New York Municipalities Can Ban Fracking, New York High Court Rules

New York Municipalities Can Ban Fracking, New York High Court Rules
July 16, 2014

New York’s highest court ruled municipalities can use zoning laws to ban hydraulic fracturing, adding to the frustration energy producers are experiencing in the state.

The New York Court of Appeals voted 5-2 to allow municipalities to ban fracking, affirming more than 170 municipalities in the state that have enacted bans or moratoria against fracking. New York is the second state in the Northeast, along with Pennsylvania, that has given local governments authority to ban fracking.

Hydraulic fracturing is the practice of extracting natural gas or oil from deep-underground rock formations by injecting a mixture of water and sand, along with trace chemicals, at high pressure. The high-pressure mixture creates small cracks in the rock formations, allowing trapped oil and natural gas to escape the rock formations and be brought to the surface. The practice has powered economic revival in states such as North Dakota, Pennsylvania, and Ohio.

Shifting Political Landscapes
“There are real losses here, and it’s a real tragedy for thousands of farmers and people in rural communities that would have realized the economic benefits that oil and gas development can deliver,” New York State Petroleum Council Executive Director Karen Moreau told Environment & Climate News in an emailed statement.

“Municipal boards change hands every two years, and a constantly shifting landscape of regulatory uncertainty virtually guarantees that major long-term investments in the state’s economy cannot occur,” Moreau explained.

Local Control Fallacy
“I’m all for more local control, but I think that the NYSSC, simply didn’t go far enough. Why move from state level control to some arbitrary ‘local’ community?  Why not to the ultimate in ‘local control,’ which is the actual property owner?” asked energy economist Tom Tanton, President of T2 & Associates. 

“The idea that an arbitrary and elitist group of locals are any better suited to deciding what I should do with my property than a larger set, the state, defies logic,” Tanton observed.

Statewide Moratorium
New York currently has a “temporary” statewide moratorium on fracking, imposed by former Gov. David Paterson. Various municipalities have voted to ban fracking in case Gov. Andrew Cuomo (D) lifts the moratorium. Cuomo claims his administration is studying the issue, though he refuses to give a firm timeline on when state environmental officials will make a final decision on fracking.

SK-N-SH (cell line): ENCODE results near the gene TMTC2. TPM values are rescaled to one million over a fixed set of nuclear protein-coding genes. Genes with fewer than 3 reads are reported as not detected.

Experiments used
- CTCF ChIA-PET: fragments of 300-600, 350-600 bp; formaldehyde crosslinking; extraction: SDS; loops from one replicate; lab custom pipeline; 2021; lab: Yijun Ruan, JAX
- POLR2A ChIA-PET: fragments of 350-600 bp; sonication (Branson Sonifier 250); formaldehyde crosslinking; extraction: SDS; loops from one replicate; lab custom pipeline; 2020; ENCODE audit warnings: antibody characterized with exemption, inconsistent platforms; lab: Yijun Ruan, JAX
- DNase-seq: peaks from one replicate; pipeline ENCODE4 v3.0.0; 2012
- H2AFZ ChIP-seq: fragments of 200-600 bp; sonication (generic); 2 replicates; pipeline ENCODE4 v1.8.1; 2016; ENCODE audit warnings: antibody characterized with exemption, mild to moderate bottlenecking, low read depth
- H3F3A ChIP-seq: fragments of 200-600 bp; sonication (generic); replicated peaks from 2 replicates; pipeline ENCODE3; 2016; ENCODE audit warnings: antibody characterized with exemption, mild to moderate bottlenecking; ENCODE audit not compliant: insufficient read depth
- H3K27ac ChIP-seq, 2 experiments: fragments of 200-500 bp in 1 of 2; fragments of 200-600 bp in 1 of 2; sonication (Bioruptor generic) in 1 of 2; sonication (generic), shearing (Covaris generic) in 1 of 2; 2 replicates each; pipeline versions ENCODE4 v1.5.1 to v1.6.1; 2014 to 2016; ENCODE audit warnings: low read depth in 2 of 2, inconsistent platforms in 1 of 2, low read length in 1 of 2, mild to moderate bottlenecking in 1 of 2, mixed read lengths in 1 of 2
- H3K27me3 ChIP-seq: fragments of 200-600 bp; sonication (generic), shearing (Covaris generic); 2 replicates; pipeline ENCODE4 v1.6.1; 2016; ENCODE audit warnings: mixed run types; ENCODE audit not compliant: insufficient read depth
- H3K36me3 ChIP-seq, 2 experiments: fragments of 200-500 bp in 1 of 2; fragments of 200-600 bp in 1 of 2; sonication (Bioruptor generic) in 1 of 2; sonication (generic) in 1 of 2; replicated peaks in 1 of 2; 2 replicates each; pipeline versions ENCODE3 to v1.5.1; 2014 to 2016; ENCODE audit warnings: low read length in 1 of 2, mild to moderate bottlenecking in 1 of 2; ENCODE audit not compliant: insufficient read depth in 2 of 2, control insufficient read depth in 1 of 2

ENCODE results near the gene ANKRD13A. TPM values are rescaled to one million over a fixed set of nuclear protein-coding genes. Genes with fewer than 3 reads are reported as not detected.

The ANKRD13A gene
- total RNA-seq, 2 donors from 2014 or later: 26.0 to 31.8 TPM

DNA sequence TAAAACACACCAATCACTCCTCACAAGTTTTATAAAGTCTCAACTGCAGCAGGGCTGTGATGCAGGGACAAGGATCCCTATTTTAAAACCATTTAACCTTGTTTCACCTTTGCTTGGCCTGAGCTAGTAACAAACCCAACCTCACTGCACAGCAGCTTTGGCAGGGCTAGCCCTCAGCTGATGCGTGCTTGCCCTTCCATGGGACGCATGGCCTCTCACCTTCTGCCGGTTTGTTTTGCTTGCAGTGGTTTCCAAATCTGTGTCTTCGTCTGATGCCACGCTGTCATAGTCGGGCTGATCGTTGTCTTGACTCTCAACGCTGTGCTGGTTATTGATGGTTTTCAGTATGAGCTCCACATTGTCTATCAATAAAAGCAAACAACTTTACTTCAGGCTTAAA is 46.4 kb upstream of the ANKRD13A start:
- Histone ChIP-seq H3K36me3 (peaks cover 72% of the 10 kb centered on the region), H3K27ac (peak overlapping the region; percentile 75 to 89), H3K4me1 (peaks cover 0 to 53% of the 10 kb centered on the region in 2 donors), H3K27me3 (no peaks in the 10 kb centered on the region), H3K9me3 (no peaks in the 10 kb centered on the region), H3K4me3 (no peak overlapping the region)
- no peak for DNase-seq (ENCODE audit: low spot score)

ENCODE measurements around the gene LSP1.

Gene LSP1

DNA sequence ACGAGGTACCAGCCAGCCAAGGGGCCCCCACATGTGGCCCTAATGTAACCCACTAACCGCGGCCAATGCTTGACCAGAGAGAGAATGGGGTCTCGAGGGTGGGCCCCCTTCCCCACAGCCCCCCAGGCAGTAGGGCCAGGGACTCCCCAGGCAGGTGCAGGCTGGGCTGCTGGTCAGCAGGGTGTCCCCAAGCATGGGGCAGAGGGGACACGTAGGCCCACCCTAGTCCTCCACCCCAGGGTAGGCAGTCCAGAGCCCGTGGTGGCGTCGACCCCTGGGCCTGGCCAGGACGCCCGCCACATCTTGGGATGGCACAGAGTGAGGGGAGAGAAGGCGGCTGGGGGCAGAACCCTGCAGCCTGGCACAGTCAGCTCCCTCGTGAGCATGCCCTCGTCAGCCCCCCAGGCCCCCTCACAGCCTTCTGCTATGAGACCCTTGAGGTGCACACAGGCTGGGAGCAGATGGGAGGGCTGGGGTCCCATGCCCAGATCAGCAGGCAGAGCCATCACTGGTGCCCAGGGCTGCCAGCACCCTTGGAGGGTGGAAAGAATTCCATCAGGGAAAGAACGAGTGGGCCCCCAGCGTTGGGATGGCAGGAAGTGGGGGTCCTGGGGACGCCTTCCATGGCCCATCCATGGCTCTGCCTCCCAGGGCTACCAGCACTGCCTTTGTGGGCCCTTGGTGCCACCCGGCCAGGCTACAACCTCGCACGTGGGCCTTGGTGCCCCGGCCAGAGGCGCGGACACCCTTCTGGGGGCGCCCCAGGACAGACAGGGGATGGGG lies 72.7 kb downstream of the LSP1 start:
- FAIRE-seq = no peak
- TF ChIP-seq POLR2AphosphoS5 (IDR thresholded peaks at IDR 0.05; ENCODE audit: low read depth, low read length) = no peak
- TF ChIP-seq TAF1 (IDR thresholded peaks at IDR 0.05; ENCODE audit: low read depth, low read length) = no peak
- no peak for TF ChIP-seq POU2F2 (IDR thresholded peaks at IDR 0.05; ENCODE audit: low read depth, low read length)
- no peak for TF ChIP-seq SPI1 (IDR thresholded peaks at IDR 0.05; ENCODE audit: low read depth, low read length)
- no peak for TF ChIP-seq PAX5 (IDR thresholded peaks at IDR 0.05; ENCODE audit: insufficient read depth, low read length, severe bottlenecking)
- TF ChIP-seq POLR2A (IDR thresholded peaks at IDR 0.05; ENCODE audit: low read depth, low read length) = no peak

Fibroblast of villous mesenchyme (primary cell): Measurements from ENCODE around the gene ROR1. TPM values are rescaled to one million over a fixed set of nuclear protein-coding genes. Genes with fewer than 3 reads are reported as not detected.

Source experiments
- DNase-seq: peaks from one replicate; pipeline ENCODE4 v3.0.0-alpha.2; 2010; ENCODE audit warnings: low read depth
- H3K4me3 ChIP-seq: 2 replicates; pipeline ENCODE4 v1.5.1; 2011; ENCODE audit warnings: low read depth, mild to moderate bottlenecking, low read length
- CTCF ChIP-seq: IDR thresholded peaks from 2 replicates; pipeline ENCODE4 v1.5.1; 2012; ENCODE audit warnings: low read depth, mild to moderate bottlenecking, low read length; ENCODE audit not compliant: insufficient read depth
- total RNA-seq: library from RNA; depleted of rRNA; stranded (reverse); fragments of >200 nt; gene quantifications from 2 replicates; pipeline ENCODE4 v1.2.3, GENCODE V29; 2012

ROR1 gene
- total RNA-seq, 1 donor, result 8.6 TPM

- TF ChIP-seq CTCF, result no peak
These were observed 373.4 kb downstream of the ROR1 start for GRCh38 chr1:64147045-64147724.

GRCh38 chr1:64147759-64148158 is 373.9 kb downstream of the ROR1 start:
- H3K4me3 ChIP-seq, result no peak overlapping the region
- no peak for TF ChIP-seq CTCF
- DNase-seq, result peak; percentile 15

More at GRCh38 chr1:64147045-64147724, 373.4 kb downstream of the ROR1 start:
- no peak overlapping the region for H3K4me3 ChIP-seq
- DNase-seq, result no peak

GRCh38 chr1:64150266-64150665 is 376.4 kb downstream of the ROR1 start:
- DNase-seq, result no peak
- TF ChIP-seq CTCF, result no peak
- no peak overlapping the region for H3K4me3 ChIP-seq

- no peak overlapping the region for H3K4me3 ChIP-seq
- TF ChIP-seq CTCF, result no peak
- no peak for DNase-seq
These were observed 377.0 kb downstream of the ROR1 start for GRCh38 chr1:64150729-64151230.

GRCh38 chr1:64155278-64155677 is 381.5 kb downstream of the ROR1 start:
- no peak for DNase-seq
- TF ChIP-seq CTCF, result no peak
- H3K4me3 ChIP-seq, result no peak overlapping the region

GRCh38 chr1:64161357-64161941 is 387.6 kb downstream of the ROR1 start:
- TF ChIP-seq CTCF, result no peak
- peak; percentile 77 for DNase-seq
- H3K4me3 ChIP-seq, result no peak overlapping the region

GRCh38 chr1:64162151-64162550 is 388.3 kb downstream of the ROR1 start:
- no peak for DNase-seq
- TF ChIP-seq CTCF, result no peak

“Hydraulic fracturing bans, be they local or statewide, reflect anti-energy extremism rather than environmental stewardship,” said Jay Lehr, science director for The Heartland Institute, which publishes Environment & Climate News.

Water Concerns Unwarranted
Lehr, who received the nation’s first Ph.D. in groundwater hydrology, explained the lack of scientific support for environmental activist objections to hydraulic fracturing.

“Environmental extremists claim hydraulic fracturing threatens groundwater. However, hydraulic fracturing occurs hundreds of feet—and often more than a thousand feet—beneath the surface. Multiple layers of impermeable rock have kept the oil and natural gas trapped far beneath the surface and continue to do so after hydraulic fracturing enables their extraction,” Lehr explained.

“Federal, state, and local environmental officials have confirmed this common-sense reality, testing thousands of wells and groundwater sites near hydraulic fracturing sites. They have never found a single instance of the hydraulic fracturing process causing groundwater contamination,” Lehr explained.

Hypocritical Championing of Local Rule
Lehr also addressed assertions that local governments should have the authority to ban activities such as hydraulic fracturing.

“Environmental extremists often argue that proponents of limited government and federalism should welcome local governments deciding on hydraulic fracturing moratoria,” Lehr observed. “Rather than promoting and abiding by local government decisions, however, environmental extremists first try to get a blanket national ban on hydraulic fracturing through the U.S. Environmental Protection Agency, then try to get statewide bans in the 50 states, and then go to the local level as the banning entities of last resort. If they were to choose one proper entity and abide by it, that would be one thing. However, environmental extremists make disingenuous appeals to local rule and federalism only when it suits their freedom-restricting goals.”

Alyssa Carducci (ad.carducci@gmail.com) writes from Tampa, Florida.